There is an intended compulsivity to my To-Be-Read list. Theoretically, I read what’s on my stack in the order in which it was added to the stack. My books should all wait their turn behind the velvet line divider next to the sign that says “Wait Here For Next Available Associate”. It’s a neat, orderly procession because I don’t like my books to crowd me and line management is important. In theory, everything executes like clockwork, one of those Swiss clocks that is a marvel of efficiency and accuracy.
In practice, my To-Be-Read list is less a line of well-behaved books patiently waiting their turn than a crowd rushing the entrance of Toys”R”Us the day after Thanksgiving. There’s pushing, shoving, hair-pulling, and at least one fistfight. I want to be methodical and deliberate, I really do, because from the outside that approach seems marvelously productive. It’s a practice I have yet to translate into reality. For example, I’ve had Stacy Schiff’s The Witches on my list since the day it came out. That book is a straight-up diva though and I haven’t had the necessary uninterrupted time that a diva demands. Then there are my disappeared titles, because I lost my working TBR list in a disastrous iPhone update a few months ago so there are a bunch of books that I know I want to read but no longer know the names of. WHYYYY APPLE WHYYYY??? Then, of course, there are the books that are recommended to me by other enthusiastic readers. I get super pumped for those because sharing is caring and asking me to read a book you like is a secret mystery-coded message that says you like me BEST of all the people you know. It’s ok! I won’t tell anyone else that I am your favorite. If all of this feels like an elaborate justification as to why I just had to bump Mary Shelley’s Frankenstein to the top of the stack last week, well, your instincts are dead on.
Mary Shelley: Whut
Me: DEAD on. Get it??
Mary Shelley: Ugh
I suppose if any book is going to push to the front of the line with terrible manners and superhuman strength, it would be Frankenstein. The story behind the book is almost as famous as the book itself. In 1816, Mary Shelley and her husband the poet Percy Shelley were on an extended European tour, staying away from England for really good reasons that included avoiding Percy’s first wife Harriet, who was a tad cranky because Percy had run away with Mary while still married to Harriet. While in Switzerland, Mary, Percy, Mary’s stepsister Jane and their friends Lord Byron and John Polidori found themselves stuck inside on a rainy day. They challenged each other to tell ghost stories to pass the time and that was one hell of a one-up story session because that little party germinated both the vampire genre (hat tip to John Polidori) and the Frankenstein monster.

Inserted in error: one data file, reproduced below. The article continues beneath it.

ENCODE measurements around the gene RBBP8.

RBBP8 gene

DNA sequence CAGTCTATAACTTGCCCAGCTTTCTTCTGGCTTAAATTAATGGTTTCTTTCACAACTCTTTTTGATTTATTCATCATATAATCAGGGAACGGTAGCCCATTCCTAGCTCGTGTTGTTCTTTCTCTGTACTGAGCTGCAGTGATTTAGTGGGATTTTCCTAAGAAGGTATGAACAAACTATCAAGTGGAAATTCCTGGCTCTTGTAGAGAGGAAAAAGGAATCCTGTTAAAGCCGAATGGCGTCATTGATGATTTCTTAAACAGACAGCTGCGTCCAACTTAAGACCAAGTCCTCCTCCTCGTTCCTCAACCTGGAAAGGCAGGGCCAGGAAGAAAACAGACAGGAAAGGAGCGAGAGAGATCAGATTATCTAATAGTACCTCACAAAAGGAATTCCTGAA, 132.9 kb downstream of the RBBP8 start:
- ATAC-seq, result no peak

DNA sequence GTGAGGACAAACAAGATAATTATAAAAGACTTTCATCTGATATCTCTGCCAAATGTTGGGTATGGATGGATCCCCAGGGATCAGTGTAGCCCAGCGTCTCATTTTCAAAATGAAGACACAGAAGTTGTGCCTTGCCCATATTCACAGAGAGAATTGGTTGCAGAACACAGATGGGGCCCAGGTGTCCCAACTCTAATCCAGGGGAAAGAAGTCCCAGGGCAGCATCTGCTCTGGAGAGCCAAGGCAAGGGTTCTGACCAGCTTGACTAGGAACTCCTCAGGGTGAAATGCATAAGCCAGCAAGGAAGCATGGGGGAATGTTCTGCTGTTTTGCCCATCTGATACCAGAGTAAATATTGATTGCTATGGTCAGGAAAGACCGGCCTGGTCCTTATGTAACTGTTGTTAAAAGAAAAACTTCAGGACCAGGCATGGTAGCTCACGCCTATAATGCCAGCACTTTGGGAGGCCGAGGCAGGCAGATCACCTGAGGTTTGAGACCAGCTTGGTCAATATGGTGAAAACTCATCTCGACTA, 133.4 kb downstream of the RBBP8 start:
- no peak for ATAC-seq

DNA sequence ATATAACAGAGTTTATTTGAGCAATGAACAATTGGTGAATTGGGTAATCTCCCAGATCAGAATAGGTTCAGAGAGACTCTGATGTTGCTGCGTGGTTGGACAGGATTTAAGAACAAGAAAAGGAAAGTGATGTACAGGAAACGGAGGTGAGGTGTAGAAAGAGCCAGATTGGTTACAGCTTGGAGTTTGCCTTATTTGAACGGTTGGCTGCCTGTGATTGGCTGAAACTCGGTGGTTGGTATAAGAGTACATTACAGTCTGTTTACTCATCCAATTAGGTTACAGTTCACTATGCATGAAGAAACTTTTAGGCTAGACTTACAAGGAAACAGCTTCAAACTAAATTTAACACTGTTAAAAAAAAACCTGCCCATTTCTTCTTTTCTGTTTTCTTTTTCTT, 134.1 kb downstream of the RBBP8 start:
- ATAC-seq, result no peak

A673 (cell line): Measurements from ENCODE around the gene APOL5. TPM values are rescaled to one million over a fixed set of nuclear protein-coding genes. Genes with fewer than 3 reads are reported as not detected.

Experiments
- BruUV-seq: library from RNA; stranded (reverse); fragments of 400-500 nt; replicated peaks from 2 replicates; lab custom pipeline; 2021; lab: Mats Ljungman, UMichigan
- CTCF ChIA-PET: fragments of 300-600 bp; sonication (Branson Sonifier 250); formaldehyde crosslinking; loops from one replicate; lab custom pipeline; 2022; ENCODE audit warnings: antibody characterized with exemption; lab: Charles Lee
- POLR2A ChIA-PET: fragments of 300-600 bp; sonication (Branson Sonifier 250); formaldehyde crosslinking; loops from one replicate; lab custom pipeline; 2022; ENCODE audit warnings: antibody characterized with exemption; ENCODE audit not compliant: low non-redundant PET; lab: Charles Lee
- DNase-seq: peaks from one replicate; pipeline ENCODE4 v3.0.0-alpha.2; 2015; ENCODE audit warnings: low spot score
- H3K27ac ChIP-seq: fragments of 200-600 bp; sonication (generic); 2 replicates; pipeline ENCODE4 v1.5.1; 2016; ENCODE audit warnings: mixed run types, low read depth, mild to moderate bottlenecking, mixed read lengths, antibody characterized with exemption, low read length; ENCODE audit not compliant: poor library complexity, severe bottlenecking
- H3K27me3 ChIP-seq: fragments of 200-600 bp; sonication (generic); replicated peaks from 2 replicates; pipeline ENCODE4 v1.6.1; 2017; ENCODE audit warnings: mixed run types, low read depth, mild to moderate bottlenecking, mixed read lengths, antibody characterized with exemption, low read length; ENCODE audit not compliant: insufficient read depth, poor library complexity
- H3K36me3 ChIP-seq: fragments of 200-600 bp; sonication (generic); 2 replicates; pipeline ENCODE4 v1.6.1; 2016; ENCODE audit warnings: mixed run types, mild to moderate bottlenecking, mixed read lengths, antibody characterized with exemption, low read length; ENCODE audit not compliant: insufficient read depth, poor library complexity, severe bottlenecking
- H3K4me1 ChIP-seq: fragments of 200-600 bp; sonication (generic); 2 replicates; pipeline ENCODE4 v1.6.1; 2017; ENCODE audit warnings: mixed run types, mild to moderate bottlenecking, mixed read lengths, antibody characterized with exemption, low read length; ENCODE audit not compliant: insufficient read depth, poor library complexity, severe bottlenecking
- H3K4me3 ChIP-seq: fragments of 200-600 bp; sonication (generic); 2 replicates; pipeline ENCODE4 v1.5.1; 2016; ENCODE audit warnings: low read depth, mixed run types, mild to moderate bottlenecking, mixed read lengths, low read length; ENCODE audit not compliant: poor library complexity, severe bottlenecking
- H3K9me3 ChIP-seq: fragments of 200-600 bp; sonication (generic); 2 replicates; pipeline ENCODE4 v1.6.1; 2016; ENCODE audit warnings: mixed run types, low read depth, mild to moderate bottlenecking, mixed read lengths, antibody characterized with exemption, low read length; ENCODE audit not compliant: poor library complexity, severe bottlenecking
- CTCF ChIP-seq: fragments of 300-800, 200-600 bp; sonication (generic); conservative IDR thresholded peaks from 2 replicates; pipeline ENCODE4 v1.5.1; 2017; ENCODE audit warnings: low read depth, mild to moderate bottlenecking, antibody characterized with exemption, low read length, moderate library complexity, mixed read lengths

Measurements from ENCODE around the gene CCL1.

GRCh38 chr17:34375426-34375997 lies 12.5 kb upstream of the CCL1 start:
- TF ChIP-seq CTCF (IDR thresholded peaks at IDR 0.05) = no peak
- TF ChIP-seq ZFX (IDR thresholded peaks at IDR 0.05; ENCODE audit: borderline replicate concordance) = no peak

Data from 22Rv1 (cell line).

Percy: Whatcha doing Mary
Mary: BRB writing classic horror novel
Percy: Well “classic” might be premature—
Mary: also inventing science fiction
Percy: Okay, sure, it’s original but-
Mary: what’d YOU do today
I hadn’t read Frankenstein in a long loooong time and in truth, I didn’t read it that closely the first time. It was assigned reading in a British Literature class, a class in which the volume of assigned reading was honestly insane. The teacher’s approach was basically “British people wrote a lot of stuff. Let’s read all of it in two months.” It was all I could do to keep up with it. By the time that class was over, I was so burned out I hated England, Princess Diana, tea, Masterpiece Theater, and Monty Python. As a result of this shallow immersion, most of the Frankenstein lore I was carrying around in my head was supplied by Mel Brooks. (I’m not even sorry because Gene Wilder’s hair in “Young Frankenstein” is perfection.) When a friend told me she was reading Frankenstein for her book club and struggling a bit with it, I couldn’t abandon her to the wilds of English gothic horror. I had been there, and I have the scars to prove it. It was time to up-end my TBR stack yet again, stop skating on my sketchy, force-fed-British-Lit Frankenstein memories, and give that tall drink of mostly dead water the attention it deserved.
One trip to the used bookstore later, I was prepared to be scared. The Frankenstein monster we know, the force of nature that is a dangerous combination of brute power and pure instinct, is a creepy figure, but the Frankenstein monster in the book is actually far removed from today’s pop culture, neck bolt version. The monster’s creator, Victor Frankenstein, is an arrogant scientist who single-mindedly pursues the ultimate scientific challenge – creating life in inanimate tissue. Once he reaches his goal, he abandons his creation, unable to come to terms with the ramifications of his actions and unwilling to accept responsibility for his profound discovery. Mary Shelley curses her monster with self-awareness, a being who is unable to feel gratitude for the life he was given because he knows he is ultimately not of the world that he’s living in. This book is wildly modern, and the questions Mary Shelley raises about the ethical pursuit of knowledge are even more relevant now. I was also stunned at what a huge whiny man-baby Victor Frankenstein is. I missed that completely the first time around. I was rooting for the monster, frankly.
Mary: Me too TBH
My TBR stack is still a work in progress, a messy monster of my own creation. After I finished Frankenstein, I went back to the next book in the stack and promised myself no more interruptions. I’d completely forgotten that Charles Finch’s new one in the Charles Lenox series, The Inheritance, came out this week. Ooops. Charles Lenox has VIP status at my club so he always goes to the front of the line. I’ll get back to the stack right after I finish it.
You might be able to catch the National Theater Live’s version of Frankenstein. It’s making encore rounds now. Check it out here.